Come In Extra-Terrestrials

Meanwhile, back at the AAAS, ET has not phoned Earth. SETI, situated near San Jose, has not found alien intelligence. So they are, controversially, going for METI, sending messages out instead. Doug Vakoch from the SETI Institute at the press conference:

Douglas Vakoch: For 50 years astronomers have been pointing radio telescopes at stars, looking for signals from other civilisations. It's a project called SETI, Search for Extra-Terrestrial Intelligence. But to date our focus has been passive. We have been waiting for signals from other civilisations. With Active SETI we reversed that process and take an active role in transmitting intentional, powerful, information-rich signals to other civilisations in the hope of getting a response.

Active SETI is a controversial activity. No one less than the cosmologist Stephen Hawking said, 'Whatever you do, do not transmit or we may have an alien invasion on our hands.' But the reality is that any civilisation that has the ability to travel between the stars can already pick up our accidental radio and TV leakage. A civilisation just 200, 300 years more advanced than we are could pick up our leakage radiation at a distance of several hundred light years. So there are no increased dangers of an alien invasion through Active SETI.

Active SETI is an enterprise that deserves a broad-based international discussion. I would be delighted if the Secretary-General of the United Nations said to the general assembly, 'I want Active SETI at the top of your agenda,' but I'm not holding my breath. A decade ago the International Academy of Astronautics SETI committee held a debate about whether transmissions de novo should be included in protocols to regulate transmissions from Earth, and on three separate occasions they voted no. So if an organisation like that will not take the leadership, who should?

I would argue that the organisations that are most interested in launching Active SETI programs have a special responsibility to engage in a broad-based discussion. The SETI Institute, we've done this in a number of ways. In 2009 we launched a web-based project called Earth Speaks to gather messages from people around the world about what they would want to say to extra-terrestrials. In November we held an international conference with scholars from over a dozen disciplines in the humanities, arts, social sciences, natural sciences, to grapple with the question; how do we say something intelligible to another civilisation? And we are going to have an extension of our AAAS Active SETI session at the SETI Institute to deal with the scientific, policy, legal, ethical issues. So those are good starts for the discussion.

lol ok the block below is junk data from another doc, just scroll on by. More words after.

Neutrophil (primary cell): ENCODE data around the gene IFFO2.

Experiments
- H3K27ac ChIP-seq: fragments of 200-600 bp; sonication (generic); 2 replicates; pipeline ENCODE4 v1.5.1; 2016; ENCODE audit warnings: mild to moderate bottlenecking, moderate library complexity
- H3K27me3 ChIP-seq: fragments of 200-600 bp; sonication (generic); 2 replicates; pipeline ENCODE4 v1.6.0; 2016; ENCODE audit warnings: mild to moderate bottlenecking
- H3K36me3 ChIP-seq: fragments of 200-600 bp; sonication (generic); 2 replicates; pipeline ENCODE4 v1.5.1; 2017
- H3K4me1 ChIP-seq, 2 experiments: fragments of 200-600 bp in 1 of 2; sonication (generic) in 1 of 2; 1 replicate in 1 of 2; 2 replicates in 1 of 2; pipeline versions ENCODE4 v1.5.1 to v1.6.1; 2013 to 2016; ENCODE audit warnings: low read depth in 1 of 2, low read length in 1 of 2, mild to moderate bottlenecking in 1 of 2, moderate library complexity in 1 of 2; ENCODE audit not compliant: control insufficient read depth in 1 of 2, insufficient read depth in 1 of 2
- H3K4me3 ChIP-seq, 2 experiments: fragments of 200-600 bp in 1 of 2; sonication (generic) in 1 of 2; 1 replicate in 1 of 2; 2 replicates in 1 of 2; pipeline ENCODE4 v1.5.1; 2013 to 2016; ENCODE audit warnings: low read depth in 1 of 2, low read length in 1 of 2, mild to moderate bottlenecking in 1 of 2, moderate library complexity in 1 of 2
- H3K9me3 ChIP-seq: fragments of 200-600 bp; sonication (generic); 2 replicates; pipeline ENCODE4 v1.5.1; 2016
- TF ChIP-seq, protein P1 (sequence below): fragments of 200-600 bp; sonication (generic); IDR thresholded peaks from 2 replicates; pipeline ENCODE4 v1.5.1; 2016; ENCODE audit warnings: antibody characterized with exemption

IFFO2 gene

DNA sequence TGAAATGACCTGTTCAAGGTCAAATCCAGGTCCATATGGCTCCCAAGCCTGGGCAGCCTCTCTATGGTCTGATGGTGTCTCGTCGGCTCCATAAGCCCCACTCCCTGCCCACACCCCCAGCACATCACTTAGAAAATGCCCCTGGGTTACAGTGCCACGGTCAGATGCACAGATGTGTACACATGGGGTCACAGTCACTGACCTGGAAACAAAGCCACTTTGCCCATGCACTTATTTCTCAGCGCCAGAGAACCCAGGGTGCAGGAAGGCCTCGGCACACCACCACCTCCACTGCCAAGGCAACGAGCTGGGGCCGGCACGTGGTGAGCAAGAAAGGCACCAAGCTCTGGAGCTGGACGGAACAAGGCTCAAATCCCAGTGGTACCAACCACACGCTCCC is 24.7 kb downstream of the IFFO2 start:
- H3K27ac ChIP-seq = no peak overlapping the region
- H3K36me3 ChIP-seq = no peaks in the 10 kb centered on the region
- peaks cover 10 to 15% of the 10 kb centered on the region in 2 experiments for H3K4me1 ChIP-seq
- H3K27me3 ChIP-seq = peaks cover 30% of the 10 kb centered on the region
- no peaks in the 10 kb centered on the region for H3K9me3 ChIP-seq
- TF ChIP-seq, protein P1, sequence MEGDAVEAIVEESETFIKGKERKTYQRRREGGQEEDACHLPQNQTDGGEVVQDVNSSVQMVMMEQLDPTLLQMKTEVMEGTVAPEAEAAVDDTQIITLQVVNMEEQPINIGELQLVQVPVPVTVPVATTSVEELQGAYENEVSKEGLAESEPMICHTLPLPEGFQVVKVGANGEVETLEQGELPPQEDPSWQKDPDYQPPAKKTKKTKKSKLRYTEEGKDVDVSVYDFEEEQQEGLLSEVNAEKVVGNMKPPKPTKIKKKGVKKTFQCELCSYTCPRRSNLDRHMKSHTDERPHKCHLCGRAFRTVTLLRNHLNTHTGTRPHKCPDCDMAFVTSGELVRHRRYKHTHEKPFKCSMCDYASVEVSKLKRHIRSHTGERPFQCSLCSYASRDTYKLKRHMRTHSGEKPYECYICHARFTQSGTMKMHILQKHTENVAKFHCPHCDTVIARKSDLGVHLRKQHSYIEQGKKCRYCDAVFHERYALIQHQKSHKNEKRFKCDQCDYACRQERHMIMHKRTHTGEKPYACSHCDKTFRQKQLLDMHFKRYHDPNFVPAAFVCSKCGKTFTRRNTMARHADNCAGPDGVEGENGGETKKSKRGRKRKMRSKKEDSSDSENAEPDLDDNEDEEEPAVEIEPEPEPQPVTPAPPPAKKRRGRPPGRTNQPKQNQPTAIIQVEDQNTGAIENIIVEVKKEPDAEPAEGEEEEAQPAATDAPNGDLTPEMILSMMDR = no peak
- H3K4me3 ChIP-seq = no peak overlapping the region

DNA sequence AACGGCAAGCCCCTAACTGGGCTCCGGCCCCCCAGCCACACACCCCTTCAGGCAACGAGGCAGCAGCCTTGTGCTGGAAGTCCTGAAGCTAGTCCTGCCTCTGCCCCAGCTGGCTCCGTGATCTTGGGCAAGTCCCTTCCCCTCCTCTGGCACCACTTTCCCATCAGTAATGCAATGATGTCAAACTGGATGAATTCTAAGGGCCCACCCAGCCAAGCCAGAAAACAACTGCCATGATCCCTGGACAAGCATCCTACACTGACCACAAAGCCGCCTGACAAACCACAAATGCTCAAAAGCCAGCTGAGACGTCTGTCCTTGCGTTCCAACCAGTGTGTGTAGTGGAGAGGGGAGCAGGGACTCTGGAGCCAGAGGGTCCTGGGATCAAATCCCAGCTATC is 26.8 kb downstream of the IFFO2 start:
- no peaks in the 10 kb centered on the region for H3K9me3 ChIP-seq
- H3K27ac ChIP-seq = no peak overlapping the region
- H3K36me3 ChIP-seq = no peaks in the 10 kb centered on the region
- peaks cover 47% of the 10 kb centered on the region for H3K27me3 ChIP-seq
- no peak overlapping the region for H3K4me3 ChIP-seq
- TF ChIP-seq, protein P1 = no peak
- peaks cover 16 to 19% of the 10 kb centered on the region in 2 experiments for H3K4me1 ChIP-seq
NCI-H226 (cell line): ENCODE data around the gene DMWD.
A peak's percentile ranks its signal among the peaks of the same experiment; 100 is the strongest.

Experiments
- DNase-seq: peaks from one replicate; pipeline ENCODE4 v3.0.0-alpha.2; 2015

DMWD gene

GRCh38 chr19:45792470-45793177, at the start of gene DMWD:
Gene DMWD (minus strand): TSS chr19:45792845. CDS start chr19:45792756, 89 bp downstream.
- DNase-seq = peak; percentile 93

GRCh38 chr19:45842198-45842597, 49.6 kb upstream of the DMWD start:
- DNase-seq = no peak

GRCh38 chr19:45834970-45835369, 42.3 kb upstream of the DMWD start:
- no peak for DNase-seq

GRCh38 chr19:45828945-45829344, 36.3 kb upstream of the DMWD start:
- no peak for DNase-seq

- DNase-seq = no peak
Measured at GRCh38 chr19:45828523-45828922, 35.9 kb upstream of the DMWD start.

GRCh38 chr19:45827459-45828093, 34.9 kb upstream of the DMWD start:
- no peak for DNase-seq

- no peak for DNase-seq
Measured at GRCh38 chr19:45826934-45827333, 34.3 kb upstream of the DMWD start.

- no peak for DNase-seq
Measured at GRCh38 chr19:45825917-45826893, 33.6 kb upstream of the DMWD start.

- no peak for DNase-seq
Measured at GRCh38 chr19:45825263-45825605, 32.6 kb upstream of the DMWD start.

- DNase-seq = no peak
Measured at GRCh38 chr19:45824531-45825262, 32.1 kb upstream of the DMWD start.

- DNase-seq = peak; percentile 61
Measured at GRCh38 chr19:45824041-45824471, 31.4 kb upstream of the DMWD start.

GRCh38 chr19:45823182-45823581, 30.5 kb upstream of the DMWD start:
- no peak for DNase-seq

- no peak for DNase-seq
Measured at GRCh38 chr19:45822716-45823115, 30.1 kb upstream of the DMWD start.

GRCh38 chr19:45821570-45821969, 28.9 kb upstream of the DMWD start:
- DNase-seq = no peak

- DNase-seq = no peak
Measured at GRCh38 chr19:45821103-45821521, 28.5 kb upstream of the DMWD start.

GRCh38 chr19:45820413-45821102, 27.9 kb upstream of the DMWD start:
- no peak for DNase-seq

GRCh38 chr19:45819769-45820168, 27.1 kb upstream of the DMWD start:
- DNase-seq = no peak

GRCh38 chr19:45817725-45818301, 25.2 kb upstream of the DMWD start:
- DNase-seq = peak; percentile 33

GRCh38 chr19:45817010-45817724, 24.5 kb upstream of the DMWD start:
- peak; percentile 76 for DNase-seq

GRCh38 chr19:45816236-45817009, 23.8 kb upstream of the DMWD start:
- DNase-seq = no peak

The most critical thing we need to do is overcome this simplistic notion, sort of an either/or thinking; either we have international discussions, or we transmit. We should be doing both. Active SETI is a reflection of SETI growing up as a discipline. In the past we have focused on what we can gain in the short term by listening for signals. Active SETI asks what can we contribute that may benefit future generations of humans and extra-terrestrial civilisations.

Sometimes we talk about SETI as an attempt to join the galactic club. But no one ever talks about paying our dues or even submitting an application, and Active SETI is both, and it may just be the approach that lets us make contact with life beyond Earth.

Robyn Williams: Doug Vakoch from SETI.

Now a critic, David Brin, the author.

David Brin: Active SETI, or METI, Message to Extra-Terrestrial Intelligence, has not been handled well. We have, for instance, been characterised as being paranoid about expecting invasions of slathering Cardassian invaders and things like that. Yes, well…none of us have ever mentioned such things, ever.

Now, the context in which this has to be said is what's called the Fermi paradox, and that is the notion that for 70 years our friends such as the late Carl Sagan and of course the great Frank Drake who works with these fellows at the SETI Institute, they started out expecting that very soon by just swinging primitive early radio telescopes they would spot vast tutorial beacons because it seemed logical that altruistic and beneficent aliens would be broadcasting how-to manuals to help species like us who are stumbling along through the minefield of adolescence. And this underlies the hope, I believe…well, in a sense, salvation from omnipotent people above, and in a sense METI could be considered an analogue to prayer.